Our long intercourse with the Wandering Koraks gave us an opportunity of observing many of their peculiarities, which would very likely escape the notice of a transient visitor; and as our journey until we reached the head of Penzhinsk Gulf was barren of incident, I shall give in this chapter all the information I could gather relative to the language, religion, superstitions, customs, and mode of life of the Kamchatkan Koraks.

There can be no doubt whatever that the Koraks and the powerful Siberian tribe known as Chukchis (or Tchucktchis, according to Wrangell) descended originally from the same stock, and migrated together from their ancient locations to the places where they now live. Even after several centuries of separation, they resemble each other so closely that they can hardly be distinguished, and their languages differ less one from the other than the Portuguese differs from the Spanish. Our Korak interpreters found very little difficulty in conversing with Chukchis; and a comparison of vocabularies which we afterward made showed only a slight dialectical variation, which could be easily accounted for by a few centuries of separation. None of the Siberian languages with which I am acquainted are written, and, lacking a fixed standard of reference, they change with great rapidity. This is shown by a comparison of a modern Chukchi vocabulary with the one compiled by M. de Lesseps in 1788. Many words have altered so materially as to be hardly recognisable. Others, on the contrary, such as "tin tin," ice, "oottoot," wood, "weengay," no, "ay," yes, and most of the numerals up to ten, have undergone no change whatever. Both Koraks and Chukchis count by fives instead of tens, a peculiarity which is also noticeable in the language of the Co-Yukons in Alaska. The Korak numerals are: -

  Innin, One. 
  Nee-ak deg.h, Two. 
  Nee-ok deg.h, Three. 
  Nee-ak deg.h, Four. 
  Mil-li-gen, Five. 
  In-nin mil-li-gen, Five-one. 
  Nee-ak deg.h " Five-two. 
  Nee-ok deg.h " Five-three. 
  Nee-ak deg.h " Five-four. 
  Meen-ye-geet-k deg.hin, Ten.

After ten they count ten-one, ten-two, etc., up to fifteen, and then ten-five-one; but their numerals become so hopelessly complicated when they get above twenty, that is would be easier to carry a pocketful of stones and count with them, than to pronounce the corresponding words.

Fifty-six, for instance, is "Nee-akh-khleep-kin-meen-ye-geet-khin-par-ol-in-nin-mil-li-gen," and it is only fifty-six after it is all pronounced! It ought to be at least two hundred and sixty-three millions nine hundred and fourteen thousand seven hundred and one - and then it would be long. But the Koraks rarely have occasion to use high numbers; and when they do, they have an abundance of time. It would be a hard day's work for a boy to explain in Korak one of the miscellaneous problems in Ray's Higher Arithmetic. To say 324 x 5260 = 1,704,240 would certainly entitle him to a recess of an hour and a reward of merit. We were never able to trace any resemblance whatever between the Koraki-Chukchi language and the languages spoken by the natives on the eastern side of Bering Strait. If there be any resemblance, it must be in grammar rather than in vocabulary.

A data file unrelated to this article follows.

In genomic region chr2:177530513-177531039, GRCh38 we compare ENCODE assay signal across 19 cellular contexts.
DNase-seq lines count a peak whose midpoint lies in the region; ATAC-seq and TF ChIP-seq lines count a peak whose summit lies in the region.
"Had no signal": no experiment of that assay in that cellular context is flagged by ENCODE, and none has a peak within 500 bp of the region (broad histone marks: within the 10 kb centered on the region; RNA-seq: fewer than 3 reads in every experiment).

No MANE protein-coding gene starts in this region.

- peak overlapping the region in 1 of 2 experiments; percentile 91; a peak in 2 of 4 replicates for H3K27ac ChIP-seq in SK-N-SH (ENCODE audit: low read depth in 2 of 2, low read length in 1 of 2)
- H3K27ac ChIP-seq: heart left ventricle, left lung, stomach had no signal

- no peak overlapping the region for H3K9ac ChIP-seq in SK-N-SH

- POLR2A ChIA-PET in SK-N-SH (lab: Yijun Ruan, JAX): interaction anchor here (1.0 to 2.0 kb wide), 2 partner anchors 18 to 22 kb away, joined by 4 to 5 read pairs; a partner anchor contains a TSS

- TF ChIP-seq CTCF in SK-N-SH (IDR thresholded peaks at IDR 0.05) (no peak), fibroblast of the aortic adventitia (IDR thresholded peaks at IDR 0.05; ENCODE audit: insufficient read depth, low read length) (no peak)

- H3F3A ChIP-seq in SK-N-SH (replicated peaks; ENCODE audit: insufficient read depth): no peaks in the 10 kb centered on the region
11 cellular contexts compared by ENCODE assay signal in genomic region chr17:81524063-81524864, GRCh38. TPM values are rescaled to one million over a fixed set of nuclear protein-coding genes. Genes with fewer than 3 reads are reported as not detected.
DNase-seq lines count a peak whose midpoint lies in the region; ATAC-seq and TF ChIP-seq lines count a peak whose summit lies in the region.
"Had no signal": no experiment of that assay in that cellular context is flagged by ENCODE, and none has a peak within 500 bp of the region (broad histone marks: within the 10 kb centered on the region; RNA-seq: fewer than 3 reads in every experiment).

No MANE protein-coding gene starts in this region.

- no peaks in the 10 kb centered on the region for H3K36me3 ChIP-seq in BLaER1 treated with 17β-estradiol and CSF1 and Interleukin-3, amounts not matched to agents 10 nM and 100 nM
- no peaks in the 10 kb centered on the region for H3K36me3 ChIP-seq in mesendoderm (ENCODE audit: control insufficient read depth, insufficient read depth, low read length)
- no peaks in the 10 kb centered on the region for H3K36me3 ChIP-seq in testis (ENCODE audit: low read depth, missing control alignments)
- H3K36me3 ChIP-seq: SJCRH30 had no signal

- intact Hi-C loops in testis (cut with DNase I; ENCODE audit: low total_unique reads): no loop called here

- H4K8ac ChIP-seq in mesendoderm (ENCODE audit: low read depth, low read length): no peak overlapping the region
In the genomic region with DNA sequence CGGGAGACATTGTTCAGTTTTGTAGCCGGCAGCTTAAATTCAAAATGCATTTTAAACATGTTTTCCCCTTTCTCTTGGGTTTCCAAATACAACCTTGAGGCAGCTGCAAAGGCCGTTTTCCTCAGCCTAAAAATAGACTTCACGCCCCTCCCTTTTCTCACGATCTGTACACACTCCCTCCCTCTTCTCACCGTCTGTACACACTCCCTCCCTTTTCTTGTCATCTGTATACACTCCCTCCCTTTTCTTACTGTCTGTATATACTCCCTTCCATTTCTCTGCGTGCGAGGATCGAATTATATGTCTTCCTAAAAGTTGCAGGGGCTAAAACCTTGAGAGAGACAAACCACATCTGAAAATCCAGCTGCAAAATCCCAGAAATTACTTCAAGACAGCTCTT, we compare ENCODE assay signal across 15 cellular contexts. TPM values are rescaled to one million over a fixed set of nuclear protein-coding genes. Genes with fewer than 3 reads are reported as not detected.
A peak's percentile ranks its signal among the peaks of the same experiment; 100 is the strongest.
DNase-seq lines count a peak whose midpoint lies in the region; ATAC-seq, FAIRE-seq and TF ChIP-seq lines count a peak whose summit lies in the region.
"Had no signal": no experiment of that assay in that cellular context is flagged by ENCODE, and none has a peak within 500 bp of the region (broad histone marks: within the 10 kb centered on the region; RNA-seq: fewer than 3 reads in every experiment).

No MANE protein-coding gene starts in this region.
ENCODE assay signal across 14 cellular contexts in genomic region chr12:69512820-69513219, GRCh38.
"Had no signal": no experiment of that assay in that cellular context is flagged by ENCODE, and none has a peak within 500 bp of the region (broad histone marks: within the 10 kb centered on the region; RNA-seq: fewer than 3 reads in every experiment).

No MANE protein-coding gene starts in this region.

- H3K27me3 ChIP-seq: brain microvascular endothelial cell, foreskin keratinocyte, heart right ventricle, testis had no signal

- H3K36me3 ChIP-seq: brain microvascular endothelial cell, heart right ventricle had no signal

The religion of all the natives of north-eastern Siberia, wandering and settled, including six or seven widely different tribes, is that corrupted form of Buddhism known as Shamanism. It is a religion which varies considerably in different places and among different people; but with the Koraks and Chukchis it may be briefly defined as the worship of the evil spirits who are supposed to be embodied in all the mysterious powers and manifestations of Nature, such as epidemic and contagious diseases, severe storms, famines, eclipses, and brilliant auroras. It takes its name from the shamans or priests, who act as interpreters of the evil spirits' wishes and as mediators between them and man. All unnatural phenomena, and especially those of a disastrous and terrible nature, are attributed to the direct action of these evil spirits, and are considered as plain manifestations of their displeasure. It is claimed by many that the whole system of Shamanism is a gigantic imposture practised by a few cunning priests upon the easy credulity of superstitious natives. This I am sure is a prejudiced view. No one who has ever lived with the Siberian natives, studied their character, subjected himself to the same influences that surround them, and put himself as far as possible in their places, will ever doubt the sincerity of either priests or followers, or wonder that the worship of evil spirits should be their only religion. It is the only religion possible for such men in such circumstances. A recent writer [Footnote: W.E.H. Lecky, History of Rationalism in Europe.] of great fairness and impartiality has described so admirably the character of the Siberian Koraks, and the origin and nature of their religious belief, that I cannot do better than quote his words: -